Skip to main content
Open this photo in gallery:

Members of the Public Service Alliance of Canada (PSAC) stand at a picket line outside Place du Portage in Gatineau, Que., on April 28, 2023.Justin Tang/The Canadian Press

Chris Aylward is the national president of the Public Service Alliance of Canada, one of Canada’s largest unions, representing more than 185,000 federal public-service workers.

There are two things you can count on when it comes to creating the future of work. The first is that unions will inevitably be the ones turning the radical into the routine. The second is that opponents will echo the same tired arguments as they stand in the way of progress.

Look no further than the history of workers’ rights in Canada. Critics once claimed that an eight-hour workday would hurt businesses and lead to decreased productivity. Weekends were dismissed as an unrealistic luxury that would damage our economy. Before women and trade unionists won the fight for paid maternity leave for workers in 1971, they faced stiff resistance from employers and anti-worker critics.

If we relied on broad public support to advance the rights of workers in Canada, we’d never have achieved same-sex marriage, the right for women to vote and have access to safe abortions, and many of the other rights we take for granted.

Now let’s fast-forward to today. There is major upheaval among federal public-service workers in Canada, stirred by new government mandates requiring more in-office presence. We’re seeing federal unionized workers up in arms over this regressive approach to remote work.

But it’s not just about federal workers. This underscores the long-time struggle of all workers.

Many of these tired arguments of the past are being recycled to push back against remote work as the way of the future for millions of workers. And these paper-thin excuses are just as wrongheaded and nonsensical now as they were then. From the eight-hour workday to remote work, it’s always been workers against the corporate status quo.

Virtually overnight in 2020, we saw the pandemic usher in a massive shift in our work habits, proving that vast numbers of people could work from home effectively. Major corporations such as X TWTR-N (formerly Twitter) and Shopify SHOP-T transitioned their work force to be fully remote, setting a trend that soon saw employers and governments across the country follow suit. This started a new digital gold rush, as companies scrambled to launch new digital tools and software that helped make remote work actually work.

But as the urgency of the pandemic fades, we are seeing employers across North America backslide toward the traditional notion that “butts in seats” means more productive workers. This false narrative persists despite the overwhelming evidence that shows remote work greatly improves work-life balance for workers, and helps reduce carbon emissions amid a climate crisis, all while maintaining or increasing productivity for workers.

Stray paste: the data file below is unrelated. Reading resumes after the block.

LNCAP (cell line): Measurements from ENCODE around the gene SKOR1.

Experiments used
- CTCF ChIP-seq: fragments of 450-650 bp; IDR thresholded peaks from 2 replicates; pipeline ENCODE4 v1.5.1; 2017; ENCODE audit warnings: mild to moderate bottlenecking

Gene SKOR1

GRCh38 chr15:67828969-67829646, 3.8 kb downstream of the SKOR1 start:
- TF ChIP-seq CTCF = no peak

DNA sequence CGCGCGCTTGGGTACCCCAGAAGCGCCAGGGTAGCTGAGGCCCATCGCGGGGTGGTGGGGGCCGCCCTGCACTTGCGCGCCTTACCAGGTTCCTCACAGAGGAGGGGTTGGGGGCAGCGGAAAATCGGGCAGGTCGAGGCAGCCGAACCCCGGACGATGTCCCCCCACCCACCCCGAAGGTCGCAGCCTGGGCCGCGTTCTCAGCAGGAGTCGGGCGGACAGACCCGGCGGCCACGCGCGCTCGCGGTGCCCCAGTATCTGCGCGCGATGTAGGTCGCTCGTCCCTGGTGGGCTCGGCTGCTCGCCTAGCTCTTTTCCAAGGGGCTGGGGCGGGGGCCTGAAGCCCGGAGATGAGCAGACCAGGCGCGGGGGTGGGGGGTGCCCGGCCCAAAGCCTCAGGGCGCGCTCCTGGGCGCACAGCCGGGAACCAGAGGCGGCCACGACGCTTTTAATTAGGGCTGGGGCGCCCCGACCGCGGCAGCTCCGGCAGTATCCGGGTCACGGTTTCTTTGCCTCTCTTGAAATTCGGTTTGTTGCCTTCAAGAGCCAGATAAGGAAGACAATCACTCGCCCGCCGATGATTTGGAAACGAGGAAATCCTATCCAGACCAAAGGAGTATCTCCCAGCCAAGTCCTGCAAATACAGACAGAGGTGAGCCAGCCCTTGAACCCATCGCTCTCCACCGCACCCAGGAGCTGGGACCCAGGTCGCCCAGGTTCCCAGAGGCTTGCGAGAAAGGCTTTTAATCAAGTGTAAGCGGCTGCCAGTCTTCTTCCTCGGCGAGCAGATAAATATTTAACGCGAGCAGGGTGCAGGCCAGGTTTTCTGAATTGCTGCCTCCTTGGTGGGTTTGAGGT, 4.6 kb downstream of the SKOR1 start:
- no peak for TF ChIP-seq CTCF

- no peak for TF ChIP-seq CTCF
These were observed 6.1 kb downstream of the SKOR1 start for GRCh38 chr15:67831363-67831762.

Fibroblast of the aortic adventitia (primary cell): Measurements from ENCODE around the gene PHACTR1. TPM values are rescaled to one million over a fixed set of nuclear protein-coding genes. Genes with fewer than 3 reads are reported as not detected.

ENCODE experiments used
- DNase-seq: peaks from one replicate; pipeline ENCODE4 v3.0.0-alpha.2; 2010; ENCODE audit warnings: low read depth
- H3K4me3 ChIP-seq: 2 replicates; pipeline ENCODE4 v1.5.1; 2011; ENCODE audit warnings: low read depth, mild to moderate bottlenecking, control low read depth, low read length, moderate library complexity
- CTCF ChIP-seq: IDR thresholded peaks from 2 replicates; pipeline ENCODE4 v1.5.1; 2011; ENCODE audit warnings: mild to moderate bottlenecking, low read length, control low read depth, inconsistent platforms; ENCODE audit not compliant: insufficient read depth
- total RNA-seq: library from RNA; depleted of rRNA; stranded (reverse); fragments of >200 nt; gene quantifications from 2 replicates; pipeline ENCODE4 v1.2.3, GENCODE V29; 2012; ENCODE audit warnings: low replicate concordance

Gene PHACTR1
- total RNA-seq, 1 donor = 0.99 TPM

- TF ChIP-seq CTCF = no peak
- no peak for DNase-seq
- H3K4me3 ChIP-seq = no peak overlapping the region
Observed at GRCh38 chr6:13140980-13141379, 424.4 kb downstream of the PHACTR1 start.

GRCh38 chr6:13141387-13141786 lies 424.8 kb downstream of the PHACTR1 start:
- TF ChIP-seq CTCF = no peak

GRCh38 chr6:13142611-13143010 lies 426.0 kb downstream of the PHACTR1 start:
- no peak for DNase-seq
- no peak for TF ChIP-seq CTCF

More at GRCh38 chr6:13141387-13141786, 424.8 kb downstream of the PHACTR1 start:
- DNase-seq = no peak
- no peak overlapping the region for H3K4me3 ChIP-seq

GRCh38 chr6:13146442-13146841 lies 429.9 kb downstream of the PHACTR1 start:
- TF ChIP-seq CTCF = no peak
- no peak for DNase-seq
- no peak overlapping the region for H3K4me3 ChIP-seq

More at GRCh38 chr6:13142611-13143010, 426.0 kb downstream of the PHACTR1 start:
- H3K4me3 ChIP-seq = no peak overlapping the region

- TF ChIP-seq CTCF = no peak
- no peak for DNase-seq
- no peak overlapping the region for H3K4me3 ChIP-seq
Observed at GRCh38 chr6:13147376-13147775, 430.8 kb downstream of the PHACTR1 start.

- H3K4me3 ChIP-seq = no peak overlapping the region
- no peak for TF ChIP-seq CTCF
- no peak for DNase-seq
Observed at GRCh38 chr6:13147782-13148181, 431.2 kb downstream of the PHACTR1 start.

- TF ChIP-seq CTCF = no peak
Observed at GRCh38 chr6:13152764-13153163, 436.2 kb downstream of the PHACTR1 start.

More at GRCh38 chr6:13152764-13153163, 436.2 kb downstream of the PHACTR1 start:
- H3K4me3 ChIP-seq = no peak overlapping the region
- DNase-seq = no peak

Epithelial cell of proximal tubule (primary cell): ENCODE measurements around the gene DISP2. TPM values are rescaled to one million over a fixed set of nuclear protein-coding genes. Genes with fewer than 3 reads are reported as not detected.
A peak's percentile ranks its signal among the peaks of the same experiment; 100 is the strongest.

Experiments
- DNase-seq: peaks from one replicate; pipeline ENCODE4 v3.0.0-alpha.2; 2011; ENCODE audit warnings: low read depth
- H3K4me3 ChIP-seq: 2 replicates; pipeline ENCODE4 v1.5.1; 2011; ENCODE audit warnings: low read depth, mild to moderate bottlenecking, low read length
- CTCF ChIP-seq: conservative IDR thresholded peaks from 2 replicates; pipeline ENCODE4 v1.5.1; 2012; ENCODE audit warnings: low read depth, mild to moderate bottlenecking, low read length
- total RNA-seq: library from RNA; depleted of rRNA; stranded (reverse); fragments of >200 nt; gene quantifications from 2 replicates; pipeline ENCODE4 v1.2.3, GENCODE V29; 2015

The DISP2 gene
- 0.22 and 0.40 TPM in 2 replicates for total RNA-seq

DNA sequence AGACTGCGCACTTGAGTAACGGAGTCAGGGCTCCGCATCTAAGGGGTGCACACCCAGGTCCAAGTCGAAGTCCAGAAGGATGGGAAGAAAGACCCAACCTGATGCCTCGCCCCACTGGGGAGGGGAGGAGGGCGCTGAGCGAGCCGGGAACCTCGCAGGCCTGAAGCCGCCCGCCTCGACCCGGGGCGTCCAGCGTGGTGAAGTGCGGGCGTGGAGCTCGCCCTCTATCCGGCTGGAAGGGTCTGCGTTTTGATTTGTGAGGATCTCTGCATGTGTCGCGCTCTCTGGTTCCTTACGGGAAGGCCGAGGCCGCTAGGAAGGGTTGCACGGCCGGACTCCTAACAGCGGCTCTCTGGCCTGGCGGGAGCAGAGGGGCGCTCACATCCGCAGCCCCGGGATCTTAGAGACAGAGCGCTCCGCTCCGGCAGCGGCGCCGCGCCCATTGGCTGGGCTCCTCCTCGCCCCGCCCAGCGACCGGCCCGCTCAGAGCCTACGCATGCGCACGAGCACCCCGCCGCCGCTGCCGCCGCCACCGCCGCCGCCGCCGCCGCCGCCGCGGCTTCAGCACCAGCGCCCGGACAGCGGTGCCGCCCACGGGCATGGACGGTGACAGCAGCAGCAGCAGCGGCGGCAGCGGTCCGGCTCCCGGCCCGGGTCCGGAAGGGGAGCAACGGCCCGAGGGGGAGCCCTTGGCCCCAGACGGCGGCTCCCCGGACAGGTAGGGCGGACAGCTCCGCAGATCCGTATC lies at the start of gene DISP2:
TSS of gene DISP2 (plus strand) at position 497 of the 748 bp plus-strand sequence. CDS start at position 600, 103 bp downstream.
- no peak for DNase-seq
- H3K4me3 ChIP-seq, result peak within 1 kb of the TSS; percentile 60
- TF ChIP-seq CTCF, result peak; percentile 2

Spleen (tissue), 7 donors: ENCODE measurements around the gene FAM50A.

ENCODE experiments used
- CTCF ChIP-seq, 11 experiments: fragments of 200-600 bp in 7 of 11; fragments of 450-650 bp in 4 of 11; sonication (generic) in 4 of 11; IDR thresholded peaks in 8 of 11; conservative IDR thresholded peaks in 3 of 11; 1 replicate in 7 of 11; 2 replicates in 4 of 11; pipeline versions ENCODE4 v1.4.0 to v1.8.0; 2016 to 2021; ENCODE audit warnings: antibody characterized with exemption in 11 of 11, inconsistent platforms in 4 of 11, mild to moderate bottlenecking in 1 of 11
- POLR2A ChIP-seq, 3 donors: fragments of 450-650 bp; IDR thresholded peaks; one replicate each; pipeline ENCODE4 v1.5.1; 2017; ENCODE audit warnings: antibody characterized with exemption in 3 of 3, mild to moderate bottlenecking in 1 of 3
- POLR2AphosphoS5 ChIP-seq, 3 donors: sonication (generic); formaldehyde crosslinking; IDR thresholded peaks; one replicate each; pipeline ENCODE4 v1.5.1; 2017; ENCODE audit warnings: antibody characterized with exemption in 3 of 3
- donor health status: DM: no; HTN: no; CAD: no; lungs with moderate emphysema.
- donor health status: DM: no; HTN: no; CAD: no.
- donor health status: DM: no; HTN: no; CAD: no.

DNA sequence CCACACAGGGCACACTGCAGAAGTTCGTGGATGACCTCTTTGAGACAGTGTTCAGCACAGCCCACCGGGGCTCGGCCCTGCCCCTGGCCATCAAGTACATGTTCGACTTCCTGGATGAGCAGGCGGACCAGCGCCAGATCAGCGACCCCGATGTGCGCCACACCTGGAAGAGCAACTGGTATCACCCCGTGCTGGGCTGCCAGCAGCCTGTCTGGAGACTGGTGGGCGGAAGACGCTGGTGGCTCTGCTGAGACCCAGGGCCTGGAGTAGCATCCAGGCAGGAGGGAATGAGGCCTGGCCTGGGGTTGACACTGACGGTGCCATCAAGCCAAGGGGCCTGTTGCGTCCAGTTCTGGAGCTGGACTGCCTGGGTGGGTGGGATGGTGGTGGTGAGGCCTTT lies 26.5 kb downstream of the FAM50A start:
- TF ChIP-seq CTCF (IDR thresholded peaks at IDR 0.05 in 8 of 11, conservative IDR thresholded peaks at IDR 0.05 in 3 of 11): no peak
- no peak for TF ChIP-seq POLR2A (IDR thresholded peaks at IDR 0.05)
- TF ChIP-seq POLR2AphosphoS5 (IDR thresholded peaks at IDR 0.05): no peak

Along with finding new ways to work, we found better ways to work. Reverting to old patterns because it is comfortable for old-school managers does a disservice to all, in the public service and the entire community.

This has never been about how many days workers should spend in the office; it’s about the future of work as we know it for tens of millions of Canadian workers whose jobs can be done just as effectively from home as in the office.

Research by Abacus Data reinforces this, showing nearly 70 per cent of Canadians believe it’s a good idea for employers to allow workers to work remotely where possible.

There’s no doubt it takes courage to adapt to change, but the pandemic has erased many of the barriers needed to pave the way to the future of work.

As we’ve seen in the past, organized labour has the collective power to champion changes that benefit all workers in all sectors – from private to public, unionized and non-unionized alike.

Like major battles for workers’ rights before this, unions will once again be on the front lines to secure flexible remote work options as a standard practice for all workers. And as we’ve seen time and time again, when unionized workers secure better wages, safer workplaces and stronger benefits, those improvements ripple out to workers everywhere as employers compete for the best and brightest employees.

The push for remote work by civil-service unions could set a new benchmark that forces all employers in Canada to adapt and innovate, ensuring that the work force of tomorrow is happier, more resilient, inclusive and productive.

As we continue to navigate these changes, let us remember the lessons from our past: when unions lead, society as a whole benefits.

The right to work remotely, where feasible, should be seen as the next great frontier in the fight for workers’ rights. In leading this charge, unions uphold their legacy of securing progressive changes that ultimately enhance the quality of life and work for everyone.

This isn’t just a fight for today’s workers but a foundation for future generations in a rapidly evolving world.

Follow related authors and topics

Authors and topics you follow will be added to your personal news feed in Following.

Interact with The Globe